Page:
April 4th, 1968, forever remains a date embedded in history: the day Dr. Martin Luther King, Jr. was assassinated.
The tragic occurrence took place during Dr. King’s visit to Memphis to support a strike of 1,300 sanitation workers, who demanded to be treated equally to and receive the same wages as their white colleagues.
Award-winning photographer Richard Copley was privileged to experience and capture some of the strike’s most intense moments—along with the aftermath of King’s assassination—and subsequent settlement between sanitation workers and the City of Memphis.
People have the chance to travel through time and envision what it was like during late March and early April of 1968 by visiting Copley’s “I Am a Man” exhibit inside of the Benjamin L. Hooks Central Library. The exhibit features 13 images and is free to the public.
“I want [visitors] to take away the fact that history is what we are,” Copley said. “We may not like the history in some instances, but history is a very important part of our fabric. It’s what makes us, and it is also what makes us better. I think, especially young folks, need to see these images to know that there was a struggle and the struggle was overcome.”
The exhibit is titled after Copley’s most successful image, which displays a swarm of men holding white picket signs with the statement “I Am a Man” emblazoned across them in black lettering.
A 22-year-old Memphis State journalism student at the time, Copley said he never thought the image he took on March 28th, 1968 would become such an iconic photo that helped catapult his career as a photographer and remains cherished 46 years later.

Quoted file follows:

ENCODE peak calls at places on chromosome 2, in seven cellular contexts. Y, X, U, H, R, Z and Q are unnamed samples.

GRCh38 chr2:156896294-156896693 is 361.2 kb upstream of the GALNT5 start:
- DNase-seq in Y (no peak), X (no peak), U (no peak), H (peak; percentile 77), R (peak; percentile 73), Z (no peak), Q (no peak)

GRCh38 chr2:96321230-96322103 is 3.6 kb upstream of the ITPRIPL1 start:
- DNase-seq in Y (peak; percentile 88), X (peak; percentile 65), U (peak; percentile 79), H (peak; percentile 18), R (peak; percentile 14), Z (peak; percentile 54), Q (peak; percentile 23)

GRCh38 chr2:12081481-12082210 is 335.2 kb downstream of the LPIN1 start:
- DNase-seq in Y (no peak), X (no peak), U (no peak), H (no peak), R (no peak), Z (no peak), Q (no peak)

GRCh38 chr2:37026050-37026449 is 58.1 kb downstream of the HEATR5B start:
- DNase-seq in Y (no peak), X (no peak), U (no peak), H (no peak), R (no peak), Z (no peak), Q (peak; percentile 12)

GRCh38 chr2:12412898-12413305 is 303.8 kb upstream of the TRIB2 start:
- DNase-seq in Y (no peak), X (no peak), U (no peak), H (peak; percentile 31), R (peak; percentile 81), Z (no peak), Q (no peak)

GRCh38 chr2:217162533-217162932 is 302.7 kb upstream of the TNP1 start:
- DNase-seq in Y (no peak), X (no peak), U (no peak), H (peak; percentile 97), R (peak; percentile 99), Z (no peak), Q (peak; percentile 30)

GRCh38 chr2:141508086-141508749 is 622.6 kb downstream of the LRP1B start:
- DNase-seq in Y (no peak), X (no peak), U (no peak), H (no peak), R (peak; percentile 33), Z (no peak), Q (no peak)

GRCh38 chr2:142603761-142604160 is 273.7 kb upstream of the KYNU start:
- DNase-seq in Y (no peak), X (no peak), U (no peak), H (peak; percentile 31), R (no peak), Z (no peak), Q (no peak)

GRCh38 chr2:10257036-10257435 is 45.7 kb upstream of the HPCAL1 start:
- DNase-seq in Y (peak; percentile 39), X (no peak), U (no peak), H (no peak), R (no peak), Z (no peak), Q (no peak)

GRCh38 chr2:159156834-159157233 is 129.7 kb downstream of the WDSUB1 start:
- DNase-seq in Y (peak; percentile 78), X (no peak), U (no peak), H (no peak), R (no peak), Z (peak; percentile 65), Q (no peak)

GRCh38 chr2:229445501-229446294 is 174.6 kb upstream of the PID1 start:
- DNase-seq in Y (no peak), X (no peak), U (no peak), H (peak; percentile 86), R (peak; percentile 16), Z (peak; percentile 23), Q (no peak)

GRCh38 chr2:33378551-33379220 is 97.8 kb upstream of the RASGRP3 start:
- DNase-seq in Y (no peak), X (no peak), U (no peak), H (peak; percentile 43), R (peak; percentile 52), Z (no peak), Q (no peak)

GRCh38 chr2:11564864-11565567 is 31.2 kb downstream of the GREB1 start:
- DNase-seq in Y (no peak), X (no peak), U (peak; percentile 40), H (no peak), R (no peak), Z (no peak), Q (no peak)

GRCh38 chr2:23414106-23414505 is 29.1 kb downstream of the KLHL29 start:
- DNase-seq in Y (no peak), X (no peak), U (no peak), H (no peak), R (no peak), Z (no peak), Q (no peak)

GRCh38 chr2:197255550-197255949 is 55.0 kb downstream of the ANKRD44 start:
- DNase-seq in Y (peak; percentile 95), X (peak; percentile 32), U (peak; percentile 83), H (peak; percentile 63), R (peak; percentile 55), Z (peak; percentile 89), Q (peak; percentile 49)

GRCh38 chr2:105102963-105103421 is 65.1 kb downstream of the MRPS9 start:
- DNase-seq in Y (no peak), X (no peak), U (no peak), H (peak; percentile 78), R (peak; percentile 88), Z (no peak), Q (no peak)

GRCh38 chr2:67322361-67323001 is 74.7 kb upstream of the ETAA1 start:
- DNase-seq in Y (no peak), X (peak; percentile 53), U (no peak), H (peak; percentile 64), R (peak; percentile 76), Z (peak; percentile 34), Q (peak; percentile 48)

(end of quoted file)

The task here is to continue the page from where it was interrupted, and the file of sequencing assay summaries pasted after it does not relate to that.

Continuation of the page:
“I didn’t have a clue,” Copley said. “Who would have had a clue? I knew it was a good picture, but I didn’t know it would take on the role that it has taken on.”
Copley had the chance to take the historical pictures while doing freelance work for the American Federation of State, County, and Municipal Employees (AFSCME) union.
Other images in the exhibit include Dr. King’s “Mountain Top” speech at Mason Temple, the Sanitation Workers Strike march, National Guard troops armed with machine guns and riding in tanks, Dr. King’s memorial march led by Coretta Scott King, and the Sanitation Workers Strike settlement with the City of Memphis.
Although Copley, a white man, was immersed in a crowd predominantly filled with African-Americans upset by the treatment they received by some white people, he said the only time he felt threatened was during the sanitation strike march. The Dr. King-led event came to an abrupt end after some participants clashed with law enforcement.
Copley managed to capture an image of Dr. King with a concerned expression on his face minutes before he was pulled out of the march and placed into a car. Shortly after, a riot ensued leaving numerous people hurt, shops looted, and a 16-year-old fatally shot by police.
“Back behind [the march], you could hear glass breaking, hollering, and screaming,” Copley recalled. “[King] was escorted out of the march. Right after that, all hell broke loose. I got pepper-sprayed. It was ugly. While I was disabled, I could hear people screaming and getting hit. It was pretty terrifying.”
Despite the "I Am a Man" photo being the most popular image in the exhibit, Copley’s personal favorite is titled “Dignity.” The image showcases the Rev. Theodore Hibbler and Ted Brown, both sanitation workers, holding posters, one of which has the word “Dignity” stenciled across it.
“I saw their stern faces and their Sunday go-to-meeting best with their hats,” Copley said. “The sign and the word ‘Dignity’ stenciled … For me, this is my favorite image, because of what it says and the look on their faces. They’re just trying to make a statement. They finally did get dignity in the end, at a greater cost. It was no real monetary gain, but it was a lot of humanity and moral gain from this.”